In influencer marketing, fraud has become an increasingly sophisticated challenge – 68% of marketers reported experiencing influencer fraud in 2020, and we know this number is on the rise. Why? As influencer marketing has seen exponential growth over the last several years – set to grow to $13.8 billion this year – bad actors have also been steadily taking hold, and have been deceiving smart brands, marketers, and influencers along the way. And in an industry where trust, authenticity, and transparency are so vital to the success of all parties (and really, the legitimacy of the entire ecosystem), bots are quite simply a problem that we cannot afford to ignore.
Not your friendly chatbot…
Flashback a few years ago and brands were dazzled by influencer accounts with massive followings and millions of likes. And unfortunately, some influencers took advantage, and purposefully manipulated the system by buying bots.
Today, we know the infatuation with follower count is slowly fading away, with quality, relevance, and a meaningful alignment of values increasingly becoming more important when brands and influencers enter into business partnerships. This being said, brands still want to know they’re reaching the audience that they’re paying for.
When we talk about bots in influencer marketing, we’re not talking about the friendly chatbots that answer your questions and give you that scarily good styling advice on your favorite shopping site. We’re talking about the bots that massively inflate follower counts and leave marketers spending millions on campaigns that are meant to reach real people. And when your campaigns aren’t reaching as many real people as you thought they were, having any handle on true performance (the holy grail of influencer marketing today) is a real kick in the teeth.
So, what are bots?
Ultimately, bots are followers that don’t exhibit human behavior – while today’s bots are pretty darn good at displaying very human-like behavior, there is a randomness to the ways that real humans behave that is nearly impossible to replicate on a large scale.
Today, there are three main types of bots that dominate the social media sphere. And remember folks, there are no good bots in this story!
- Mass follower bots: these are accounts that follow 7,500 users (the max allowed). The profiles will contain posts that are either stolen from other users or random stock photos. Luckily, this type of bot is quickly being eliminated by platforms like Instagram.
- Hacked accounts: these are the most “cost-efficient” bots and are exactly what they sound like – real accounts that are hacked, that then unfollow everyone the former account holder was following and start following people at random until it reaches a set number. When that number is reached, all activity is ceased in the account.
- Cheap bots: while hacked accounts usually cost around a dollar, cheap bots go for a thousandth of a cent. They are nearly universal in their behavior – no posts, no followers, and no activity other than following other users. In most cases, once they follow 500 people, they will stop all activity and the account is essentially abandoned.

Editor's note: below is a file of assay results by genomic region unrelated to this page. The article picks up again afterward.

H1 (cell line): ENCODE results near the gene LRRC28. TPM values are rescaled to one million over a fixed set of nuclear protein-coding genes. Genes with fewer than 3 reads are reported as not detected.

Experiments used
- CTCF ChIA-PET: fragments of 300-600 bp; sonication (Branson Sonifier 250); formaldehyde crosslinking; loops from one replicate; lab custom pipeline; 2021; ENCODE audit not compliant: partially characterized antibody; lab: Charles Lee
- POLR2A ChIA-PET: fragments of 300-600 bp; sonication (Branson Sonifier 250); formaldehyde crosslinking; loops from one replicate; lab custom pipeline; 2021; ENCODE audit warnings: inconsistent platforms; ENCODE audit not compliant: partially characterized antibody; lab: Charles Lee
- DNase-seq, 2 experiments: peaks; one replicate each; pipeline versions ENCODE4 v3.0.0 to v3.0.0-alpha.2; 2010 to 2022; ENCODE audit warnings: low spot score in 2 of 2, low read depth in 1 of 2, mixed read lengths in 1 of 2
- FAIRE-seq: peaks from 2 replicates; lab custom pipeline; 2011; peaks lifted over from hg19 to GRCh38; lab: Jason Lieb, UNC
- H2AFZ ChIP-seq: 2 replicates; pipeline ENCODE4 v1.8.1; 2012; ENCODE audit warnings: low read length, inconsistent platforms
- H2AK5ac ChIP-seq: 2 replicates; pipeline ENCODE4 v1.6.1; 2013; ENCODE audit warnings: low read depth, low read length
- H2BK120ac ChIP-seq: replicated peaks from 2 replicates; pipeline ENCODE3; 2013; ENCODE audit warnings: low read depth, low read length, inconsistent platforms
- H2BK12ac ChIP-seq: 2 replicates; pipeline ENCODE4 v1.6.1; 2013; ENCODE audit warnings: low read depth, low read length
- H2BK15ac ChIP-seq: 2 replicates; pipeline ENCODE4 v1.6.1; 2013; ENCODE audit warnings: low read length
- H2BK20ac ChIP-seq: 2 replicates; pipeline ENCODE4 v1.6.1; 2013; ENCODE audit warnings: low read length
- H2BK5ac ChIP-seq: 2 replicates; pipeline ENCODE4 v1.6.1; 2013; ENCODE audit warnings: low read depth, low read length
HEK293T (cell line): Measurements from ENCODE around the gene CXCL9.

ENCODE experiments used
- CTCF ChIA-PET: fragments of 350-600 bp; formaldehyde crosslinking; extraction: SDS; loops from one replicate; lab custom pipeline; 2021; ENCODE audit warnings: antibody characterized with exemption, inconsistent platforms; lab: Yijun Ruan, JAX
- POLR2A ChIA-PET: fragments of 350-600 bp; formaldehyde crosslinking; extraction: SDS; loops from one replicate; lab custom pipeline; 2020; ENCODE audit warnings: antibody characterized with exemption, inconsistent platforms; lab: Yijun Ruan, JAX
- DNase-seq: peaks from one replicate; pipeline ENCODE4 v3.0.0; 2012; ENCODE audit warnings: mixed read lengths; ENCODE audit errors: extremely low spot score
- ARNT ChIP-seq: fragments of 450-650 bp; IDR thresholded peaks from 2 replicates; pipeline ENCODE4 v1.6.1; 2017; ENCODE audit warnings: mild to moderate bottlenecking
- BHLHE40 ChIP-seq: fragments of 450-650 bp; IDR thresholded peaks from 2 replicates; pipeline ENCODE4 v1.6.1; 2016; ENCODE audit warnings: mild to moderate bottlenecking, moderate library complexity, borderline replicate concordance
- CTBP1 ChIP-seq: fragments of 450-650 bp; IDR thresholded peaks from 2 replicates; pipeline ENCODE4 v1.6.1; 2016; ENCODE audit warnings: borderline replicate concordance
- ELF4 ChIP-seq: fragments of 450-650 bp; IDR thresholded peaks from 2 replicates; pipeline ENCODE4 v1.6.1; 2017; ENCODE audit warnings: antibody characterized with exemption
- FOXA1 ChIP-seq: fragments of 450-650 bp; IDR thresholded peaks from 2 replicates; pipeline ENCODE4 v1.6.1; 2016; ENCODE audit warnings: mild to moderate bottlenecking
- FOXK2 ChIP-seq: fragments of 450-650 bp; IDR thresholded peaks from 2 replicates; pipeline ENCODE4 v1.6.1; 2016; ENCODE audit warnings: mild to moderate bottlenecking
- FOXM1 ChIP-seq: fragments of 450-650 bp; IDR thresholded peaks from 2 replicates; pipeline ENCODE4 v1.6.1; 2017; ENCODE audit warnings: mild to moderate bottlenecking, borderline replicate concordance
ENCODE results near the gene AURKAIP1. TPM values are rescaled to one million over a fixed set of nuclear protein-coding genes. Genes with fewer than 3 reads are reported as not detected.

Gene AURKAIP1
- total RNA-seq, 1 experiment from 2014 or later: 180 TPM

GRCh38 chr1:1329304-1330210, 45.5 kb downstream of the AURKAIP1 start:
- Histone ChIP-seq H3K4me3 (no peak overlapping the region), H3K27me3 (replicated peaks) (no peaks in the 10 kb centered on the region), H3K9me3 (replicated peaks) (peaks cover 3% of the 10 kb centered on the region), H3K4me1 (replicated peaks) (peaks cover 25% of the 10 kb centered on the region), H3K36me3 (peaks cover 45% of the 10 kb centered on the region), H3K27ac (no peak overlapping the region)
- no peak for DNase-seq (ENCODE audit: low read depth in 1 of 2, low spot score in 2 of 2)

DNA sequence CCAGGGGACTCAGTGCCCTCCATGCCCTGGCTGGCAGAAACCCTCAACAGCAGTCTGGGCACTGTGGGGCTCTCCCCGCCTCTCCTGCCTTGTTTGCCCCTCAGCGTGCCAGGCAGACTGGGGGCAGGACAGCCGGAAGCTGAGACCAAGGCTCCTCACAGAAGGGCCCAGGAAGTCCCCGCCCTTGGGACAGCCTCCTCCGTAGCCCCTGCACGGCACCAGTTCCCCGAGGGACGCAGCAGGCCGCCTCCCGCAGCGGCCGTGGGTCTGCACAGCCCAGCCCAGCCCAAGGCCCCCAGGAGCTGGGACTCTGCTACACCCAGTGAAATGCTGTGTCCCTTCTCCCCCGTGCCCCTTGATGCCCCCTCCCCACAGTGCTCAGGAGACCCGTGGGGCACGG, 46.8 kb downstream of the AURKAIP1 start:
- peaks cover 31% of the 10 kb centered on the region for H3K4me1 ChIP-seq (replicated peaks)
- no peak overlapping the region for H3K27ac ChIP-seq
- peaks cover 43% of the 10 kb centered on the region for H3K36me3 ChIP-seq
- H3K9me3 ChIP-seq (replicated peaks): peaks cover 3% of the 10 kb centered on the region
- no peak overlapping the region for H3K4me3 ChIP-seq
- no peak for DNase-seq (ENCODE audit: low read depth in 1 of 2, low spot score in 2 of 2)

Now knowing the different types of bots, it’s clear that not all bots are created equal when it comes to their sophistication and ability to deceive. But we also know that as digital evolves, bots will too, and so marketers need to get real about the problem.
Don’t ignore the problem
Luckily for the industry, there is smarter, better, more advanced technology out there that is helping the industry get ahead of the issue of influencer fraud and bots. But, like most problems, acknowledgment is key – marketers simply can no longer stick their heads in the sand, especially when influencer budgets are growing at a scale and pace they are today.
To protect and encourage even more growth in the industry, vetting influencers and their audiences for bots is a crucial and necessary part of the process. So, what’s the secret behind some of the best technology out there today? The key is to look beyond the surface – meaning, looking beyond an influencer’s immediate followers.
Sophisticated technology is leveraging adaptive machine learning to closely analyse behavior at the follower level, the followers’ followers level, and even a level deeper at the followers’ followers’ followers. Going this deep on the audience helps identify all of the fraudulent (but dangerously human-like) behaviors of bot accounts that we addressed above, like level of activity and engagement. These AI-driven technologies are evolving in real-time to bot behavior, which makes them essential to the future success and growth of influencer marketing.
If you’re not yet convinced, think about this for a second…
Imagine you’re spending $1,000 per post on an influencer with two million followers…and you find out that out of those two million followers, only one million are actually real humans. Probably wouldn’t make you feel too good about that $1,000 a post price tag, right? If you knew this information upfront before agreeing on rates, you could negotiate better based on real human followers, and spend those incremental marketing dollars elsewhere, like on another influencer with one million followers.
Let’s be clear, bot detection is not about finding a way to pay influencers less; it’s about accessing more value out of influencer marketing and building more trust across all stakeholders involved.
So, hear this: before you invest your marketing dollars in that seemingly perfect influencer partnership, do yourself a favor and make sure you’re getting the full picture.